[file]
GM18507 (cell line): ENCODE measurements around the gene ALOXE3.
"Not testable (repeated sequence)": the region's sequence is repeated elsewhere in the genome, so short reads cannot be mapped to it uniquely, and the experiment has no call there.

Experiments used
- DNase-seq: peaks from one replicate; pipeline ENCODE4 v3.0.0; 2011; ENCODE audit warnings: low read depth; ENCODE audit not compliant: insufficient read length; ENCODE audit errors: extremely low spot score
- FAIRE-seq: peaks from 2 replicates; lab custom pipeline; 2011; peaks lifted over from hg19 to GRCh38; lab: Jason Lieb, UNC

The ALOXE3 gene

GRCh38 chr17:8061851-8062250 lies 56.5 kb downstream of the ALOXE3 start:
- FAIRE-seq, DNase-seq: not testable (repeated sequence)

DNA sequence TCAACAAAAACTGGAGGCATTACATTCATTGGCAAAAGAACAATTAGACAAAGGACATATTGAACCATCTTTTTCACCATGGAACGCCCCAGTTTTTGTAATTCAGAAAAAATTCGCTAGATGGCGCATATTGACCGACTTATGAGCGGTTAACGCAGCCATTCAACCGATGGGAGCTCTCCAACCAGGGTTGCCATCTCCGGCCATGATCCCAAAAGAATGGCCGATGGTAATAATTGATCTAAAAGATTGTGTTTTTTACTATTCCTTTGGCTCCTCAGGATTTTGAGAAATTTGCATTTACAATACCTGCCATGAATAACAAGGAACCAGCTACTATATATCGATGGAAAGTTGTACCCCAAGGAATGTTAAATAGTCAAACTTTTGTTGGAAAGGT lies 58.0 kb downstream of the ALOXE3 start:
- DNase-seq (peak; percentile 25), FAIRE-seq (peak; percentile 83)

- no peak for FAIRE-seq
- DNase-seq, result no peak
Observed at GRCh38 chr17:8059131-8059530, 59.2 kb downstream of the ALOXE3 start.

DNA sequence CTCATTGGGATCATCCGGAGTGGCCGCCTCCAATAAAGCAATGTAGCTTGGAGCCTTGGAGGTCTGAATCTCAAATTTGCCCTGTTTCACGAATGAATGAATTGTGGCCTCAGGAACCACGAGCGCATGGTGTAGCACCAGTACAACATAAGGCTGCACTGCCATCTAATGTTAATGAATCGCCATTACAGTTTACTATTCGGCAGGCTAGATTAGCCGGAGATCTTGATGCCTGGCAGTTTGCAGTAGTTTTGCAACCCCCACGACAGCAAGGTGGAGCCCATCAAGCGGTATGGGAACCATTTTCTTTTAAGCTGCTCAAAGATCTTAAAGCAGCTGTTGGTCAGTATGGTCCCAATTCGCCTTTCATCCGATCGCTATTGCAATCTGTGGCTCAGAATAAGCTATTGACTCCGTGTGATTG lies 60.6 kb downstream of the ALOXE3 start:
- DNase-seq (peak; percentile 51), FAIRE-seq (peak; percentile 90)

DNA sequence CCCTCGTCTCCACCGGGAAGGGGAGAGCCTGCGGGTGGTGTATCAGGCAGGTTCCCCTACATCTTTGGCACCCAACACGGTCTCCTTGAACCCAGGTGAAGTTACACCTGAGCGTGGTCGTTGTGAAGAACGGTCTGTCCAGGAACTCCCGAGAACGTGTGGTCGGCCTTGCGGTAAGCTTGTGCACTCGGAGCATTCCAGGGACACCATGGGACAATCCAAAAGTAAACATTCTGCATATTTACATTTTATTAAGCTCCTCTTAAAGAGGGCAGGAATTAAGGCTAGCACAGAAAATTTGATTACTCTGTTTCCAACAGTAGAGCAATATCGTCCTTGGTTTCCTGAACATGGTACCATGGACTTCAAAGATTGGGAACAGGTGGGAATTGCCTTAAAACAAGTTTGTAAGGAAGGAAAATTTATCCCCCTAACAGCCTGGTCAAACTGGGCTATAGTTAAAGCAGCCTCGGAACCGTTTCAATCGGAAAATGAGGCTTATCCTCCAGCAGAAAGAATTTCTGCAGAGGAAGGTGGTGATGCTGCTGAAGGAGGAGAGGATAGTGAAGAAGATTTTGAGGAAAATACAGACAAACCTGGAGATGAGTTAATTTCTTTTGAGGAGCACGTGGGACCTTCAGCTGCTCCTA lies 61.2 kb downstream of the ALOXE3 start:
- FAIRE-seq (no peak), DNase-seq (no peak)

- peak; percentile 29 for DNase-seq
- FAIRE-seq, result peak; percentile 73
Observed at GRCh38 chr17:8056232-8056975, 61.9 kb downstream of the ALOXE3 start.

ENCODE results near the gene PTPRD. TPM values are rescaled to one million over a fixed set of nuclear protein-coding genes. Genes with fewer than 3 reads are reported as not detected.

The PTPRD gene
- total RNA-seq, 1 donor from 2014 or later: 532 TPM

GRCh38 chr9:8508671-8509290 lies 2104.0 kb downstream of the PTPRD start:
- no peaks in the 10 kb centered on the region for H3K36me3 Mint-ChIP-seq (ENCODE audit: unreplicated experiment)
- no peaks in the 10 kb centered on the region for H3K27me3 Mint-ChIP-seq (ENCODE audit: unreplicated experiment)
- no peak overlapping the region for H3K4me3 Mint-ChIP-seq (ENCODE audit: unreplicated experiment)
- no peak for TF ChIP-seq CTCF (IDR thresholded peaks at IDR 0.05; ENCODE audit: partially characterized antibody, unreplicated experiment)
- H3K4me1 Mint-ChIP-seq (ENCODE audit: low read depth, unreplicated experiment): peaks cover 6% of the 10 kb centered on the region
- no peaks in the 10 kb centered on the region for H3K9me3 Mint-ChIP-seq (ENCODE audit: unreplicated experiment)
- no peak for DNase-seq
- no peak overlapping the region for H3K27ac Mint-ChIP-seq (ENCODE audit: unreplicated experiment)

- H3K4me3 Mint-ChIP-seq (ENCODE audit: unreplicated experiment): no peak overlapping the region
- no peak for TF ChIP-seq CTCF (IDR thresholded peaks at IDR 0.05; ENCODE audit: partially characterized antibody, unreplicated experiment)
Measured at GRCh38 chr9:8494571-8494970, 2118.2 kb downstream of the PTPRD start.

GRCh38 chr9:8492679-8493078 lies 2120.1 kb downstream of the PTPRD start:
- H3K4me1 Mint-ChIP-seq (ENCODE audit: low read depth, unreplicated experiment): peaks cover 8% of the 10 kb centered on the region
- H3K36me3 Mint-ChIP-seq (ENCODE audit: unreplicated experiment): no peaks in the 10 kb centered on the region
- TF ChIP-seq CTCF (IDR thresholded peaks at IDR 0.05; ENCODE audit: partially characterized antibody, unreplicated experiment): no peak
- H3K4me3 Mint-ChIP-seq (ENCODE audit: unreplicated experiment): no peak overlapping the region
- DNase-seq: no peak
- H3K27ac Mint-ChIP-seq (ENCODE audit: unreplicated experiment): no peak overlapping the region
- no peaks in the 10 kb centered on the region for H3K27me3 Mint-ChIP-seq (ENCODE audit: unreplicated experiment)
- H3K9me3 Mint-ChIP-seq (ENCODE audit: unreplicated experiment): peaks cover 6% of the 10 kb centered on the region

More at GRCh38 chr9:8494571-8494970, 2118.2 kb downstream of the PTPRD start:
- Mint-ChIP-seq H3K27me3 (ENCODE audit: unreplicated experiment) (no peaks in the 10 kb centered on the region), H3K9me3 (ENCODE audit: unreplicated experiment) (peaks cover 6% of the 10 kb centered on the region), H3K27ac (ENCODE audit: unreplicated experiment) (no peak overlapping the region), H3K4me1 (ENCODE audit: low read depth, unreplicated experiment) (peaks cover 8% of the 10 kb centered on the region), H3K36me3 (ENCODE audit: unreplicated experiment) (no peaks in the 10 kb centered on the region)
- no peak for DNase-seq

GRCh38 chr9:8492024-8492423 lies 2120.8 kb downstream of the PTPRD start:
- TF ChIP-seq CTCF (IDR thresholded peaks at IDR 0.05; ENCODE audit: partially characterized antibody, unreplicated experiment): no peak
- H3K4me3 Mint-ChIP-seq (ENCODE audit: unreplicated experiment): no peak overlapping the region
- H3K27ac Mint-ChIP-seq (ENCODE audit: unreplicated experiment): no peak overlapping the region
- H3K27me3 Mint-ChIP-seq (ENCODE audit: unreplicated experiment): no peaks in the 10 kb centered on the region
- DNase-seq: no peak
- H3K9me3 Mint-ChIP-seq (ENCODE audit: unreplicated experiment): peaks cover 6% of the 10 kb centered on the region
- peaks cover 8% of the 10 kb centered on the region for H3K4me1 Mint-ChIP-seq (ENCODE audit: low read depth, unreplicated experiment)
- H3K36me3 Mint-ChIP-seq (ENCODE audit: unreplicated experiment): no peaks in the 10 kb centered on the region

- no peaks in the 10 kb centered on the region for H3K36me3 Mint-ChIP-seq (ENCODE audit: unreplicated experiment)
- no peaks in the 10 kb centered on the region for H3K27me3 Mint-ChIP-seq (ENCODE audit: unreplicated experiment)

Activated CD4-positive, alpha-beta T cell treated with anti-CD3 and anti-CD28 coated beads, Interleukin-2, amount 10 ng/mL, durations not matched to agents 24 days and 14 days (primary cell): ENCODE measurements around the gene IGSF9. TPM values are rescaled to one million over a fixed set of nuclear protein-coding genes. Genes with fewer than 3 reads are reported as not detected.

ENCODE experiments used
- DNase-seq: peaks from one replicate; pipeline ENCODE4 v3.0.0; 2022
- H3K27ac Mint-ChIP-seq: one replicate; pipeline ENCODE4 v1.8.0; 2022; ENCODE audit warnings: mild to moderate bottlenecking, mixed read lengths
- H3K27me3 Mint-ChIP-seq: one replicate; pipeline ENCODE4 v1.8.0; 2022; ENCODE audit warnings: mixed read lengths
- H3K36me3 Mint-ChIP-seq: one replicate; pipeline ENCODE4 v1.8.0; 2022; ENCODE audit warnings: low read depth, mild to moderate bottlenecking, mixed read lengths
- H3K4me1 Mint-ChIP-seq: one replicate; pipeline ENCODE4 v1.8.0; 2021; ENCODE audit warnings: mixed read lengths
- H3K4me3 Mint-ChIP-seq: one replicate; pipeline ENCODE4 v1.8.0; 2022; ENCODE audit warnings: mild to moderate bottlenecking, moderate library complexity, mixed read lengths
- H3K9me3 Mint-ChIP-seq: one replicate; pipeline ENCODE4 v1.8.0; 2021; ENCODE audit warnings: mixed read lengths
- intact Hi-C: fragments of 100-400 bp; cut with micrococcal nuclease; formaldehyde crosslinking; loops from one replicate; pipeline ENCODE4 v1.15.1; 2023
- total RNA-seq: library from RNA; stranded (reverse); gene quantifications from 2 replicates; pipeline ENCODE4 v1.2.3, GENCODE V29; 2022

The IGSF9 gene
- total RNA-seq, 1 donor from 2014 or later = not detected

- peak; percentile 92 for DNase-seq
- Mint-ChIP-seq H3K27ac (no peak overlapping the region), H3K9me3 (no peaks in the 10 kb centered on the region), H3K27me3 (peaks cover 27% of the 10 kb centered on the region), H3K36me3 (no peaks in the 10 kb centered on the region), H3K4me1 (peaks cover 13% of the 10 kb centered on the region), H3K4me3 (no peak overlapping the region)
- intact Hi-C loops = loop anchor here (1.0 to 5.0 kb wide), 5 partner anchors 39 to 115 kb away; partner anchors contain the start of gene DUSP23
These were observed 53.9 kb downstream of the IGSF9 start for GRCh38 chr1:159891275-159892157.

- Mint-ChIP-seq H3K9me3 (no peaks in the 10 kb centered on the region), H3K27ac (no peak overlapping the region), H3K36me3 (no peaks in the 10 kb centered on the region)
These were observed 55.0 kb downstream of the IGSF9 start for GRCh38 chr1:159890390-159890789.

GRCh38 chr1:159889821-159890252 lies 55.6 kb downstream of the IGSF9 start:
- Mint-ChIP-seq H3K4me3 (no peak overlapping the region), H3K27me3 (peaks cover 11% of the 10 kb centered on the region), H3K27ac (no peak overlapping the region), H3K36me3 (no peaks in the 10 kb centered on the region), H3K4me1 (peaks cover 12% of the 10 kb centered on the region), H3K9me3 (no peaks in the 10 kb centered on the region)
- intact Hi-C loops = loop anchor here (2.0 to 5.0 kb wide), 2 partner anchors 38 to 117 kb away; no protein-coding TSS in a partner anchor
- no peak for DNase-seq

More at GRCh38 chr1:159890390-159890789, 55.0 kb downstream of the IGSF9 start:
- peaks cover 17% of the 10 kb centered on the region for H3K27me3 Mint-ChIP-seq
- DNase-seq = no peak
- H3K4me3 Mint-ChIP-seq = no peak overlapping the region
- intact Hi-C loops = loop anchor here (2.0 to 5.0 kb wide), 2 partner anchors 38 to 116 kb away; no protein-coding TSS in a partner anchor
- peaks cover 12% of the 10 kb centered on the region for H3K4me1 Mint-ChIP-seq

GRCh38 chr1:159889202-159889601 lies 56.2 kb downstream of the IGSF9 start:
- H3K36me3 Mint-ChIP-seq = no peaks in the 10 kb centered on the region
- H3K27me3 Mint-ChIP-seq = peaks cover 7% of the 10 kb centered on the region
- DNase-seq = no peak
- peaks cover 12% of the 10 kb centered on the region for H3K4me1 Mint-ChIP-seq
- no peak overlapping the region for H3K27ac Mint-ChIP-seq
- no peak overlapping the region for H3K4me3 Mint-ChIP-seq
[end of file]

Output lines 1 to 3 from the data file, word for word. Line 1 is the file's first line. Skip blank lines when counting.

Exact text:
GM18507 (cell line): ENCODE measurements around the gene ALOXE3.
"Not testable (repeated sequence)": the region's sequence is repeated elsewhere in the genome, so short reads cannot be mapped to it uniquely, and the experiment has no call there.

Experiments used